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    @PeterAjtai Mozilla keeps on trying hard to annoy me I see. Awaiting review: addons.mozilla.org/en-US/firefox/addon/cors-everywhere Should hopefully get auto signed. – spenibus Sep 10 '15 at 11:21
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    in about:config set xpinstall.signatures.required to false to install the addon. It worked for me. – user2345998 Feb 27 '16 at 9:33
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    Great explanation and works for me in firefox 45 – Martin Naughton Apr 26 '17 at 12:58
about:config -> security.fileuri.strict_origin_policy -> false
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    Thanks @Niklas, however, i think this only disables fileuri same origin policy checks - probably used for local web dev testing. It still stops me when I'm trying to access DOM nodes in an iframe with domain B from a JavaScript in domain A. – Yuchen Zhou Sep 19 '13 at 16:38
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    this doesn't do anything – vknyvz Jun 23 '14 at 16:46
  • As vknyvz says, it is useless – eversor Mar 11 '15 at 13:48
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    Confirmed it does work in my firefox (developer) version: 40. Thank you for the tip @Niklas. – bufh Jun 5 '15 at 15:12
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    This is a setting specifically for debugging, and controls a local files access to other local files (set to true a local file can only access local files in the same folder or sub folders, set to false a local file can access all local files). Source – Jon Egerton Sep 21 '15 at 10:08

I realized my older answer is downvoted because I didn't specify how to disable FF's same origin policy specifically. Here I will give a more detailed answer:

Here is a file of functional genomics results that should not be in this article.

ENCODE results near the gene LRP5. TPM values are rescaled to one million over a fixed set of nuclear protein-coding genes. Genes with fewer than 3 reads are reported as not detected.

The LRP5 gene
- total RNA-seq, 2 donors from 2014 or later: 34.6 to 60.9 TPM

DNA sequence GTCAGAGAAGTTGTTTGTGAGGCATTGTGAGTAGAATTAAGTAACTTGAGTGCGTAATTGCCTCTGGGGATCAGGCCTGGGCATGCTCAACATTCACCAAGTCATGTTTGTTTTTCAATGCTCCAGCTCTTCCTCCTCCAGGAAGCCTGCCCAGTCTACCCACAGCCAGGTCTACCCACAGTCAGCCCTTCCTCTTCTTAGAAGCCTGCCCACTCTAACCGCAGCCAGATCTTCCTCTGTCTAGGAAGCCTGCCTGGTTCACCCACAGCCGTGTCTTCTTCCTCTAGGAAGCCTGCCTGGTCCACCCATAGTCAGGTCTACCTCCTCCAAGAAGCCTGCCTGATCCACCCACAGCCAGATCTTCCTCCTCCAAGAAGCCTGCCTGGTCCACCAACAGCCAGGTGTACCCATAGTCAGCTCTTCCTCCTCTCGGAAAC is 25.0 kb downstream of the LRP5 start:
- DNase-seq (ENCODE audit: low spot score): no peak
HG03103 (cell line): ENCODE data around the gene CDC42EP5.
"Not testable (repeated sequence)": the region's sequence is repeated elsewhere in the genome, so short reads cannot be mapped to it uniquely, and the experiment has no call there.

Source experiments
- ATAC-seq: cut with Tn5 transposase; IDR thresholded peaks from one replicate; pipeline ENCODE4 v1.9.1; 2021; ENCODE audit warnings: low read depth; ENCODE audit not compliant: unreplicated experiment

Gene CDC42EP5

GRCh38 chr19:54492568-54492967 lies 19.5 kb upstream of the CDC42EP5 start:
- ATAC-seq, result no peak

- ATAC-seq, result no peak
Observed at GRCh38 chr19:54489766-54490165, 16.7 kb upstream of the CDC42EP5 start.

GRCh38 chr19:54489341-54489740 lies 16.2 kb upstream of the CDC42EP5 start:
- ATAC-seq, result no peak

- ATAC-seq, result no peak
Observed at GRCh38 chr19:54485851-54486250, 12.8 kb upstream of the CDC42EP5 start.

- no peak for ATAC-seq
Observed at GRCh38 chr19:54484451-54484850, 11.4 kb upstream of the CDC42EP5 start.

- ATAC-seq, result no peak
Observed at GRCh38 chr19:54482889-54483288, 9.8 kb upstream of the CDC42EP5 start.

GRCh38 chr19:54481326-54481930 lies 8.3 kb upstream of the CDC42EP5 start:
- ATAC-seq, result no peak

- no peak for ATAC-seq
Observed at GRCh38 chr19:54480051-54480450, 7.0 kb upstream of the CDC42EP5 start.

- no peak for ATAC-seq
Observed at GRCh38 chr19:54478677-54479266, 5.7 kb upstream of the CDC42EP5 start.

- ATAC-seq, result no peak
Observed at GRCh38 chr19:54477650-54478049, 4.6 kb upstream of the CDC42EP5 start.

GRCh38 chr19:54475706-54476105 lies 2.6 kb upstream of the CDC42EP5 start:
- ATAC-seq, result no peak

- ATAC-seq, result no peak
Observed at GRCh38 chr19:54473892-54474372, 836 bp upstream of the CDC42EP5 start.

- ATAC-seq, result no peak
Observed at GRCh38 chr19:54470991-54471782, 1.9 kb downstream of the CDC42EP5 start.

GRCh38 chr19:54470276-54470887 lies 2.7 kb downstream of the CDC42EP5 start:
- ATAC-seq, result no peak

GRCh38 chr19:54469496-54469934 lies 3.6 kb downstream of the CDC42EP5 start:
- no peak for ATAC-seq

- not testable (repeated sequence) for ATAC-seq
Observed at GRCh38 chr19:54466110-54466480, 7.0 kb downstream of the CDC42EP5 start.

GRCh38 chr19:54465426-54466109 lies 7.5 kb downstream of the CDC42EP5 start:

Warning: This requires a re-compilation of FF, and the newly compiled version of Firefox will not be able to enable SOP again.

Check out Mozilla's Firefox's source code, find nsScriptSecurityManager.cpp in the src directory. I will use the one listed here as example: http://mxr.mozilla.org/aviarybranch/source/caps/src/nsScriptSecurityManager.cpp

Go to the function implementation nsScriptSecurityManager::CheckSameOriginURI, which is line 568 as of date 03/02/2016.

Make that function always return NS_OK.

This will disable SOP for good.

The browser addon answer by @Giacomo should be useful for most people and I have accepted that answer, however, for my personal research needs (TL;won't explain here) it is not enough and I figure other researchers may need to do what I did here to fully kill SOP.

  • Tried it but still have the problem. – arjuncc May 17 '17 at 12:15

I wrote an add-on to overcome this issue in Firefox (Chrome, Opera version will have soon). It works with the latest Firefox version, with beautiful UI and support JS regex: https://addons.mozilla.org/en-US/firefox/addon/cross-domain-cors

enter image description here

As of September 2016 this addon is the best to disable CORS: https://github.com/fredericlb/Force-CORS/releases

In the options panel you can configure which header to inject and specific website to have it enabled automatically.

enter image description here

  • 1
    From wiki.mozilla.org/Add-ons/Extension_Signing: Firefox 48: Release and Beta versions of Firefox for Desktop will not allow unsigned extensions to be installed, with no override. I could not find a signed version of this addon. – FelixM May 10 '17 at 15:33
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    @FelixM Here's how to do it: ghacks.net/2016/08/14/… – Khado Mikhal May 10 '17 at 19:49
  • @FelixM Firefox Developer Edition has an option "xpinstall.signatures.required" boolean in the "about:config" flags. However, version 0.1.1 of this extension is not compatible with Firefox Developer Edition 58.0 (Quantum). – alxndr Nov 29 '17 at 23:58